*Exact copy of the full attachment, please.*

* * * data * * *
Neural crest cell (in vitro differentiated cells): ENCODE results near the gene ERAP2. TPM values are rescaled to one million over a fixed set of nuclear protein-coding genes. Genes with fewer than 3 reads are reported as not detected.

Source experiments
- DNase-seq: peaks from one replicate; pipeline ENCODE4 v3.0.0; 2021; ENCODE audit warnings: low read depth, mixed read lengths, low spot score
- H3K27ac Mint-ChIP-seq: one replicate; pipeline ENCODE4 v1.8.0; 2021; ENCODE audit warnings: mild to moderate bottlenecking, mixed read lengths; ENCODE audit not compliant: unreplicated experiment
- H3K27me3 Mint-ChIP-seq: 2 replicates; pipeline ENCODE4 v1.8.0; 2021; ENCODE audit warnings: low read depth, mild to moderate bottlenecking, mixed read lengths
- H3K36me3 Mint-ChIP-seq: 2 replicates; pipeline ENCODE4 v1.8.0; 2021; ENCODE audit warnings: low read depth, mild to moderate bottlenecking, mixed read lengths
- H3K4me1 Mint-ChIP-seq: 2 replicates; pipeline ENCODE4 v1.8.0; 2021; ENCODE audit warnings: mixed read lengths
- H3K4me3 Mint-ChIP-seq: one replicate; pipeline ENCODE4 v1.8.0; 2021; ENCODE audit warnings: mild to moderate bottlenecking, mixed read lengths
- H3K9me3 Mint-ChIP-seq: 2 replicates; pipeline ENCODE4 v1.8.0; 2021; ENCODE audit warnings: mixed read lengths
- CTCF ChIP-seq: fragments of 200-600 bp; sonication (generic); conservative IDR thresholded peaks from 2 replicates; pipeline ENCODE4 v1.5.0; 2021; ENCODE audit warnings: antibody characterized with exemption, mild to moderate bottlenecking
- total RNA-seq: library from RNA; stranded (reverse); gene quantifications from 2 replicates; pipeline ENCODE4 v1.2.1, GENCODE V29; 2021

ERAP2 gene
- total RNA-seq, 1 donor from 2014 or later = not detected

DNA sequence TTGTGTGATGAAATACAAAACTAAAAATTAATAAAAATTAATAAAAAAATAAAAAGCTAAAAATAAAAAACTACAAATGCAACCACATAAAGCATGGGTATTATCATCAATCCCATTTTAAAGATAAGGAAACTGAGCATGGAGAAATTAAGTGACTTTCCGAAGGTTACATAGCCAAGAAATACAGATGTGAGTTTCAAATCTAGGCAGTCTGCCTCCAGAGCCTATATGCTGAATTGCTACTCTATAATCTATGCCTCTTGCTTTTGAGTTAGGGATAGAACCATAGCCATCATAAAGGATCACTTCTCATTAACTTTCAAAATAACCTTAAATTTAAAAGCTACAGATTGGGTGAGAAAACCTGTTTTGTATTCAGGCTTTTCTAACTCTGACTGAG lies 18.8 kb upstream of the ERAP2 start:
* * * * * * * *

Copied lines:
Neural crest cell (in vitro differentiated cells): ENCODE results near the gene ERAP2. TPM values are rescaled to one million over a fixed set of nuclear protein-coding genes. Genes with fewer than 3 reads are reported as not detected.

Source experiments
- DNase-seq: peaks from one replicate; pipeline ENCODE4 v3.0.0; 2021; ENCODE audit warnings: low read depth, mixed read lengths, low spot score
- H3K27ac Mint-ChIP-seq: one replicate; pipeline ENCODE4 v1.8.0; 2021; ENCODE audit warnings: mild to moderate bottlenecking, mixed read lengths; ENCODE audit not compliant: unreplicated experiment
- H3K27me3 Mint-ChIP-seq: 2 replicates; pipeline ENCODE4 v1.8.0; 2021; ENCODE audit warnings: low read depth, mild to moderate bottlenecking, mixed read lengths
- H3K36me3 Mint-ChIP-seq: 2 replicates; pipeline ENCODE4 v1.8.0; 2021; ENCODE audit warnings: low read depth, mild to moderate bottlenecking, mixed read lengths
- H3K4me1 Mint-ChIP-seq: 2 replicates; pipeline ENCODE4 v1.8.0; 2021; ENCODE audit warnings: mixed read lengths
- H3K4me3 Mint-ChIP-seq: one replicate; pipeline ENCODE4 v1.8.0; 2021; ENCODE audit warnings: mild to moderate bottlenecking, mixed read lengths
- H3K9me3 Mint-ChIP-seq: 2 replicates; pipeline ENCODE4 v1.8.0; 2021; ENCODE audit warnings: mixed read lengths
- CTCF ChIP-seq: fragments of 200-600 bp; sonication (generic); conservative IDR thresholded peaks from 2 replicates; pipeline ENCODE4 v1.5.0; 2021; ENCODE audit warnings: antibody characterized with exemption, mild to moderate bottlenecking
- total RNA-seq: library from RNA; stranded (reverse); gene quantifications from 2 replicates; pipeline ENCODE4 v1.2.1, GENCODE V29; 2021

ERAP2 gene
- total RNA-seq, 1 donor from 2014 or later = not detected

DNA sequence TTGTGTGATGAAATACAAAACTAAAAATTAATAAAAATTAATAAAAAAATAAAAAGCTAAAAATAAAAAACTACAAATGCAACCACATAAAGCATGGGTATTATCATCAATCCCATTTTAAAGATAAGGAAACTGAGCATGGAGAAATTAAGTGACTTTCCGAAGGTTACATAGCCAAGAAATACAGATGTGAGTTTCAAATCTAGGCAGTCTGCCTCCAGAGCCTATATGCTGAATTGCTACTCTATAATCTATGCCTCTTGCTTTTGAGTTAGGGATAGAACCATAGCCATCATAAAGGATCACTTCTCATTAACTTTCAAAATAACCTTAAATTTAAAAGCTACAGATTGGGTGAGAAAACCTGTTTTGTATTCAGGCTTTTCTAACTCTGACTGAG lies 18.8 kb upstream of the ERAP2 start: